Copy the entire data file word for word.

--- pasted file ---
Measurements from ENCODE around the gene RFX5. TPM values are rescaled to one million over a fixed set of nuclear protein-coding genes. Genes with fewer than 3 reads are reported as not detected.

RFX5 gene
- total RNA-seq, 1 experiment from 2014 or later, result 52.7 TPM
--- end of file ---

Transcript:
Measurements from ENCODE around the gene RFX5. TPM values are rescaled to one million over a fixed set of nuclear protein-coding genes. Genes with fewer than 3 reads are reported as not detected.

RFX5 gene
- total RNA-seq, 1 experiment from 2014 or later, result 52.7 TPM